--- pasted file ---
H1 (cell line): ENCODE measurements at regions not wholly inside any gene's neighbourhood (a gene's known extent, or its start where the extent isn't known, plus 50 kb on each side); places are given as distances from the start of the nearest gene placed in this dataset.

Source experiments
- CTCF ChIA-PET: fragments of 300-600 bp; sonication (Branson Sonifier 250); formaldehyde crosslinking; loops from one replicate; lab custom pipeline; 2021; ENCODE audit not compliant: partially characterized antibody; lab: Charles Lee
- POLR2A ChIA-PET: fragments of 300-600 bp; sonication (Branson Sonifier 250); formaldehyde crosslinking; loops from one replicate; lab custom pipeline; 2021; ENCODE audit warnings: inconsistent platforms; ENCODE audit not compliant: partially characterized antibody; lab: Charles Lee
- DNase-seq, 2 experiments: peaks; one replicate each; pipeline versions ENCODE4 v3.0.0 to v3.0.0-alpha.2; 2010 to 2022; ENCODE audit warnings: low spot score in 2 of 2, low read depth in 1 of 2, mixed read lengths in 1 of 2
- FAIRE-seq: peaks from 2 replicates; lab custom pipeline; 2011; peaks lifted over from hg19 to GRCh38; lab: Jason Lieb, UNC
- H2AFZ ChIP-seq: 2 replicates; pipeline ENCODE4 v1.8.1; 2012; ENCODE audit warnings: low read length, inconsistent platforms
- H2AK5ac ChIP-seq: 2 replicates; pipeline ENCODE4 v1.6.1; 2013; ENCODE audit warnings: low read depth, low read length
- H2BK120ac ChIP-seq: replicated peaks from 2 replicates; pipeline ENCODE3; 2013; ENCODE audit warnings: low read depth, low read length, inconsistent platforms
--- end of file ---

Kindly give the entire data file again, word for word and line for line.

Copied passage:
H1 (cell line): ENCODE measurements at regions not wholly inside any gene's neighbourhood (a gene's known extent, or its start where the extent isn't known, plus 50 kb on each side); places are given as distances from the start of the nearest gene placed in this dataset.

Source experiments
- CTCF ChIA-PET: fragments of 300-600 bp; sonication (Branson Sonifier 250); formaldehyde crosslinking; loops from one replicate; lab custom pipeline; 2021; ENCODE audit not compliant: partially characterized antibody; lab: Charles Lee
- POLR2A ChIA-PET: fragments of 300-600 bp; sonication (Branson Sonifier 250); formaldehyde crosslinking; loops from one replicate; lab custom pipeline; 2021; ENCODE audit warnings: inconsistent platforms; ENCODE audit not compliant: partially characterized antibody; lab: Charles Lee
- DNase-seq, 2 experiments: peaks; one replicate each; pipeline versions ENCODE4 v3.0.0 to v3.0.0-alpha.2; 2010 to 2022; ENCODE audit warnings: low spot score in 2 of 2, low read depth in 1 of 2, mixed read lengths in 1 of 2
- FAIRE-seq: peaks from 2 replicates; lab custom pipeline; 2011; peaks lifted over from hg19 to GRCh38; lab: Jason Lieb, UNC
- H2AFZ ChIP-seq: 2 replicates; pipeline ENCODE4 v1.8.1; 2012; ENCODE audit warnings: low read length, inconsistent platforms
- H2AK5ac ChIP-seq: 2 replicates; pipeline ENCODE4 v1.6.1; 2013; ENCODE audit warnings: low read depth, low read length
- H2BK120ac ChIP-seq: replicated peaks from 2 replicates; pipeline ENCODE3; 2013; ENCODE audit warnings: low read depth, low read length, inconsistent platforms